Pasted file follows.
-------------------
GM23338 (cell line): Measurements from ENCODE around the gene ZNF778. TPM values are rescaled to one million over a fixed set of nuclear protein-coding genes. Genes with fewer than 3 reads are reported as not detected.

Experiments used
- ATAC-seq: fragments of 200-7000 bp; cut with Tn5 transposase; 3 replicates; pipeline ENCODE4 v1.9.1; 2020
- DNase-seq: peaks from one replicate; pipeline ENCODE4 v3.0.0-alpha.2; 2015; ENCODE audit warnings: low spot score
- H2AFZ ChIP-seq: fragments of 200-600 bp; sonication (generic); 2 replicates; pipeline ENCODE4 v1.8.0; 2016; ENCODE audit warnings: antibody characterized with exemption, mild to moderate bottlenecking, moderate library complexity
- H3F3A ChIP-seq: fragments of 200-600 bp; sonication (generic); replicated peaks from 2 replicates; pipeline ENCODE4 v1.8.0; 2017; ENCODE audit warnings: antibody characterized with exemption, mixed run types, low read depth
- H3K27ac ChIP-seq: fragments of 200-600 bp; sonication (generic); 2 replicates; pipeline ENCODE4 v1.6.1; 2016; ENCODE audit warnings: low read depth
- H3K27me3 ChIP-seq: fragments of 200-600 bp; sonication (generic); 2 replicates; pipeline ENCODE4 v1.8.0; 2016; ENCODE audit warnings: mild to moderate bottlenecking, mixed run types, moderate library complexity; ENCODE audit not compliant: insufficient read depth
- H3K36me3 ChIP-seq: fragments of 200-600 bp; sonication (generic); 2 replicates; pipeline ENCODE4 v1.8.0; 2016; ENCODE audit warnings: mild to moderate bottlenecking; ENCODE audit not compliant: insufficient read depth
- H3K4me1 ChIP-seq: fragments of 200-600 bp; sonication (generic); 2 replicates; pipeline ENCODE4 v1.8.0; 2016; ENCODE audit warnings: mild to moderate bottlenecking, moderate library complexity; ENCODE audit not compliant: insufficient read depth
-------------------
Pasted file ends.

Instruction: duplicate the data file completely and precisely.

GM23338 (cell line): Measurements from ENCODE around the gene ZNF778. TPM values are rescaled to one million over a fixed set of nuclear protein-coding genes. Genes with fewer than 3 reads are reported as not detected.

Experiments used
- ATAC-seq: fragments of 200-7000 bp; cut with Tn5 transposase; 3 replicates; pipeline ENCODE4 v1.9.1; 2020
- DNase-seq: peaks from one replicate; pipeline ENCODE4 v3.0.0-alpha.2; 2015; ENCODE audit warnings: low spot score
- H2AFZ ChIP-seq: fragments of 200-600 bp; sonication (generic); 2 replicates; pipeline ENCODE4 v1.8.0; 2016; ENCODE audit warnings: antibody characterized with exemption, mild to moderate bottlenecking, moderate library complexity
- H3F3A ChIP-seq: fragments of 200-600 bp; sonication (generic); replicated peaks from 2 replicates; pipeline ENCODE4 v1.8.0; 2017; ENCODE audit warnings: antibody characterized with exemption, mixed run types, low read depth
- H3K27ac ChIP-seq: fragments of 200-600 bp; sonication (generic); 2 replicates; pipeline ENCODE4 v1.6.1; 2016; ENCODE audit warnings: low read depth
- H3K27me3 ChIP-seq: fragments of 200-600 bp; sonication (generic); 2 replicates; pipeline ENCODE4 v1.8.0; 2016; ENCODE audit warnings: mild to moderate bottlenecking, mixed run types, moderate library complexity; ENCODE audit not compliant: insufficient read depth
- H3K36me3 ChIP-seq: fragments of 200-600 bp; sonication (generic); 2 replicates; pipeline ENCODE4 v1.8.0; 2016; ENCODE audit warnings: mild to moderate bottlenecking; ENCODE audit not compliant: insufficient read depth
- H3K4me1 ChIP-seq: fragments of 200-600 bp; sonication (generic); 2 replicates; pipeline ENCODE4 v1.8.0; 2016; ENCODE audit warnings: mild to moderate bottlenecking, moderate library complexity; ENCODE audit not compliant: insufficient read depth